There are many things you hope to pass forward to your children someday–their father’s athletic ability and their mother’s business acumen, patience from their grandmothers, wisdom from Grandpa, an uncle’s sense of humor and good looks from all sides of the family.

And yet, some things don’t need to be passed forward, and in the new book “Silent Cry” by Dywane D. Birch (c.2012, Strebor Books, $15.00 / $17.00 Canada, 307 pages), you’ll read about one of them.
Every night before he went to bed, 14-year-old K’wan Taylor felt beneath the mattress to make sure the knife was still there.

He was tired of hearing his mother’s screams. He was tired of hearing the thumps of his father’s fists on his mother’s face. He was afraid he’d find his mother dead someday, lying at the bottom of the stairs.
K’wan wouldn’t let that happen. That was why he tried to kill his father.

As residential programs went, Healing Souls wasn’t bad. The counselors were nice and K’wan liked his roommate, but he wished everybody would stop trying to make him talk about that night, the blood, the anger he felt. He hated his father, but he couldn’t say how much. He couldn’t say anything, in fact, because words just wouldn’t come out of his lips.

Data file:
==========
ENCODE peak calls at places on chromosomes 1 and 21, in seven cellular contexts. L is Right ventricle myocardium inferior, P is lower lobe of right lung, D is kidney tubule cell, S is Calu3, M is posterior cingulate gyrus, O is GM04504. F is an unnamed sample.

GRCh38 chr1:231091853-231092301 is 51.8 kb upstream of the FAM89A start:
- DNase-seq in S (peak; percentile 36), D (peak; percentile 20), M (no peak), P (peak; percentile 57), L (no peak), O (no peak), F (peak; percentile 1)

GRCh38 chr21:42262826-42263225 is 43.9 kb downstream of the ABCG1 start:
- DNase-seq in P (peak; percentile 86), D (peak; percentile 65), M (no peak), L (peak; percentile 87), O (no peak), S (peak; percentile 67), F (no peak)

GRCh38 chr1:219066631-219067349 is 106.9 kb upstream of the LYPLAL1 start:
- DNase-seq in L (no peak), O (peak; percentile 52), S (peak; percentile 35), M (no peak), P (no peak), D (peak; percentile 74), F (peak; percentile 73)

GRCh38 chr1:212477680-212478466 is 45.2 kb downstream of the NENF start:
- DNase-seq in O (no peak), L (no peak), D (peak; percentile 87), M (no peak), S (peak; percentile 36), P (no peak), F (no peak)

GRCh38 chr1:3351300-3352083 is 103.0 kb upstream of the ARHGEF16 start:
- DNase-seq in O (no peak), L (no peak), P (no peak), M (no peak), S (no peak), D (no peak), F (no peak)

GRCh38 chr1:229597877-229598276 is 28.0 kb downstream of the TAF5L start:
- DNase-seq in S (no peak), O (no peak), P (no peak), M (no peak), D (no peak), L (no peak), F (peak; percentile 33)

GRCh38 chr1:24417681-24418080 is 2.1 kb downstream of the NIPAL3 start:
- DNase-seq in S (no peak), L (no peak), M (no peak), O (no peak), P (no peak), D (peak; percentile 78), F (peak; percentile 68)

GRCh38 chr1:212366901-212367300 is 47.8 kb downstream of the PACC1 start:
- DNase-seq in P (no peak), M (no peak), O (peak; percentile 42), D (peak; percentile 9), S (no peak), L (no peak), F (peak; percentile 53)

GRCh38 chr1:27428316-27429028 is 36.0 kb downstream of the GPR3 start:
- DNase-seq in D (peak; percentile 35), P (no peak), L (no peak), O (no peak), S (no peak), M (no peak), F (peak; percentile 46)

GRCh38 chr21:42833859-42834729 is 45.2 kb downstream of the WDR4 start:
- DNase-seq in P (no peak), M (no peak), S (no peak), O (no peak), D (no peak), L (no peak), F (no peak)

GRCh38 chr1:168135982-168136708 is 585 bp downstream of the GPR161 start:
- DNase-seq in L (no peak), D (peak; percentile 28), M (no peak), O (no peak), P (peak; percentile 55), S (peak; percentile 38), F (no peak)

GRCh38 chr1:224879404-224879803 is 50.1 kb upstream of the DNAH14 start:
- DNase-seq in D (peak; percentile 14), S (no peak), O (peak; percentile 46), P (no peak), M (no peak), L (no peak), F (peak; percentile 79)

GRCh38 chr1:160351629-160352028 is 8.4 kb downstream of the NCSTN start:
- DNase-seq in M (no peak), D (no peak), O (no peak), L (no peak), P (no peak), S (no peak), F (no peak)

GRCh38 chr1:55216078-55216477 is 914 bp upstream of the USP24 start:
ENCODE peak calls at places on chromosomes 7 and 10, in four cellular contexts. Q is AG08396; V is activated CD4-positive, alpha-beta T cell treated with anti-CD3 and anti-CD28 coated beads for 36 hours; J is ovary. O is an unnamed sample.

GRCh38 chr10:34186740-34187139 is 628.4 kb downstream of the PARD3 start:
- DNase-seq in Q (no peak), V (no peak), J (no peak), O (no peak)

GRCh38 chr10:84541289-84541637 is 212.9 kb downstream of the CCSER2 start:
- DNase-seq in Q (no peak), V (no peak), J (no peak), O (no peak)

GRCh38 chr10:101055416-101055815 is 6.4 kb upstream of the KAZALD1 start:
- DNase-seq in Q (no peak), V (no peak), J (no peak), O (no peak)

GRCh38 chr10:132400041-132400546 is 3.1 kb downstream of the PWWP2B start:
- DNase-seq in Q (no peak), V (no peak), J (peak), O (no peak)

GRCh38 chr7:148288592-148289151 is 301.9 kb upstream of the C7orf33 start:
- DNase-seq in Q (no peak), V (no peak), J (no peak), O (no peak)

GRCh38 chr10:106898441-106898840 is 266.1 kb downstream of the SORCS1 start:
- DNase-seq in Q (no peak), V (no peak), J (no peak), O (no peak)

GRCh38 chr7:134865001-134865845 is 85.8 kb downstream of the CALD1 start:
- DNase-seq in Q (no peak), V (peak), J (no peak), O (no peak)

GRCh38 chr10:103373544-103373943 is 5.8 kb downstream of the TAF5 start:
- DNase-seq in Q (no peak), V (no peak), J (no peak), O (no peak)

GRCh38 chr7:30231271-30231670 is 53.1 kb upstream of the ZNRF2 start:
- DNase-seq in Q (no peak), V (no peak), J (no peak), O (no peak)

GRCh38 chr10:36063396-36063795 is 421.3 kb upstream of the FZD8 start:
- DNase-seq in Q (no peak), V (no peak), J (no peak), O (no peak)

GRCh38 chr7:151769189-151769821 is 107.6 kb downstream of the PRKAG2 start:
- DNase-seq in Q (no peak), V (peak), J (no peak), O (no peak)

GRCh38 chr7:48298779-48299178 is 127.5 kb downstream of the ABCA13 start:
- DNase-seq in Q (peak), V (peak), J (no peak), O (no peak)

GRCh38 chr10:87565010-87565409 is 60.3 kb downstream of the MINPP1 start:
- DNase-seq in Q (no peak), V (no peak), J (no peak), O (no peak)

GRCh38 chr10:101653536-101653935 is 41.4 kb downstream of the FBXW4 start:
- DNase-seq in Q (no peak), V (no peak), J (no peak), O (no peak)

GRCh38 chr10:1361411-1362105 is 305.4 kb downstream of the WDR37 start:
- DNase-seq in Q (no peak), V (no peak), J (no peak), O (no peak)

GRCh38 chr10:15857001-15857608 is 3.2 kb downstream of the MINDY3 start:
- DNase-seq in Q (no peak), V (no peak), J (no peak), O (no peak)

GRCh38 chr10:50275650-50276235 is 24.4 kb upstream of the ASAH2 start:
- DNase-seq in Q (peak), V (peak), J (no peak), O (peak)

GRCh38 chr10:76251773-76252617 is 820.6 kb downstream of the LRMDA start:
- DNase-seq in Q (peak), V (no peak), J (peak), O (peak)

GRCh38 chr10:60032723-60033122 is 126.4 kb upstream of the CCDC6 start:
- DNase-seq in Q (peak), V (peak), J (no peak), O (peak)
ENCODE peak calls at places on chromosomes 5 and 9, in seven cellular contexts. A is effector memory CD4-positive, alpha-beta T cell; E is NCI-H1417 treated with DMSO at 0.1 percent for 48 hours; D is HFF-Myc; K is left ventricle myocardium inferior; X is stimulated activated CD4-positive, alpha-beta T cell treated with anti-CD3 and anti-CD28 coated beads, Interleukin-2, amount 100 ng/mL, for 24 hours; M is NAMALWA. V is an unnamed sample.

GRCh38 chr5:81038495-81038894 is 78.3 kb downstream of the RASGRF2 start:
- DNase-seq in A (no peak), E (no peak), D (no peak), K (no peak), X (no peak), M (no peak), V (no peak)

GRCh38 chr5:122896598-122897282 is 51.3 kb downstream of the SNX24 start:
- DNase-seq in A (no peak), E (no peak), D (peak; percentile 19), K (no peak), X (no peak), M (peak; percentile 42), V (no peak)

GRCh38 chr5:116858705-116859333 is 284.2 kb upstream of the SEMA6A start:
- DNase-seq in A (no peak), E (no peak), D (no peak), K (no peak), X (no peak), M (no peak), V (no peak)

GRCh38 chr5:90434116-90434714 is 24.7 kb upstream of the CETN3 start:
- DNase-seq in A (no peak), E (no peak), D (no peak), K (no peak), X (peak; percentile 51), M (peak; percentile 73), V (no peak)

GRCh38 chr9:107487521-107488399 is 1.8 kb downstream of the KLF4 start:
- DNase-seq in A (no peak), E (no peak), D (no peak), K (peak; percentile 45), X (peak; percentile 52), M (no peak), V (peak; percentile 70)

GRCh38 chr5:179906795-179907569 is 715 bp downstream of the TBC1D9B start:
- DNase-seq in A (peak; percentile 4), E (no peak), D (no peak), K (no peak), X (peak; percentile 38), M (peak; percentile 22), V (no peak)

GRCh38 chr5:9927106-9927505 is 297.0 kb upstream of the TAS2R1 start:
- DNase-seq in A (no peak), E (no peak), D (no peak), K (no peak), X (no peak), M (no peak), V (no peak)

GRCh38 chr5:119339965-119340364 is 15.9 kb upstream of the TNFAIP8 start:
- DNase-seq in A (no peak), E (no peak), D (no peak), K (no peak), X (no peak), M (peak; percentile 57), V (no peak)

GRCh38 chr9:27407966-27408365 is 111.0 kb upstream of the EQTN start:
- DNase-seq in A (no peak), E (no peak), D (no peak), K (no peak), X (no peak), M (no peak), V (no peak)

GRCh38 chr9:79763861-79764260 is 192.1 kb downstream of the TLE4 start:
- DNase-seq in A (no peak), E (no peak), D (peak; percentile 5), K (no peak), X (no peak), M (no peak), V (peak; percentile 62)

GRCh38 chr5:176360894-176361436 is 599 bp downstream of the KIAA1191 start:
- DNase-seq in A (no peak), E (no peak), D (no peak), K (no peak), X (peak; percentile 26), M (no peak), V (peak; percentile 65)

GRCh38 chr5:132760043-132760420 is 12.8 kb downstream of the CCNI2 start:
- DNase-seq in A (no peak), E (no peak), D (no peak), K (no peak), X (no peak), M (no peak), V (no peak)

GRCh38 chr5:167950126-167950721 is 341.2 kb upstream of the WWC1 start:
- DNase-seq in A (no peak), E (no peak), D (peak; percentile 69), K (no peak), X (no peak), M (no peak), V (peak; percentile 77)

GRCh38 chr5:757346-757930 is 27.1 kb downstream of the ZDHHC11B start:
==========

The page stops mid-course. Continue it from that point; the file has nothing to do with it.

K’wan had been silent for months.

Everybody told him that he’d talk when he was ready, but they pushed him to trust, listen, journal, think, get his anger out in the open, maybe even forgive both his parents. Then one of the counselors, Miss Daisy, gave him a pamphlet and K’wan learned that children who are abused often grow up to be abusers.

There was no way he’d let that happen, either. There was no way he was going to be anything like his father . . . .

Open this book to the first chapter, and you know that “Silent Cry” is going to try to teach you something. It practically drips with lessons and warnings, and that’s all good. The problem is that it’s also saturated with repetition.

Now, don’t get me wrong. I firmly, indubitably, believe that author Birch’s message–that domestic violence is wrong and that it can spill into the next generation way too easily–is something every man and woman needs to know, twice.

But between the pages and pages of identical flashbacks, too-similar-sounding counseling sessions, tired obscenities, interchangeable bursts of anger, and an awful lot of blinking, I thought the message could’ve been hammered home in fewer pages.

It’s not unreadable. If you can keep that in mind and don’t get too impatient, you’ll like this book just fine. You might, in fact, have someone in mind while you’re reading, and if that’s the case, then look for this book because “Silent Cry” is one you’ll want to pass forward.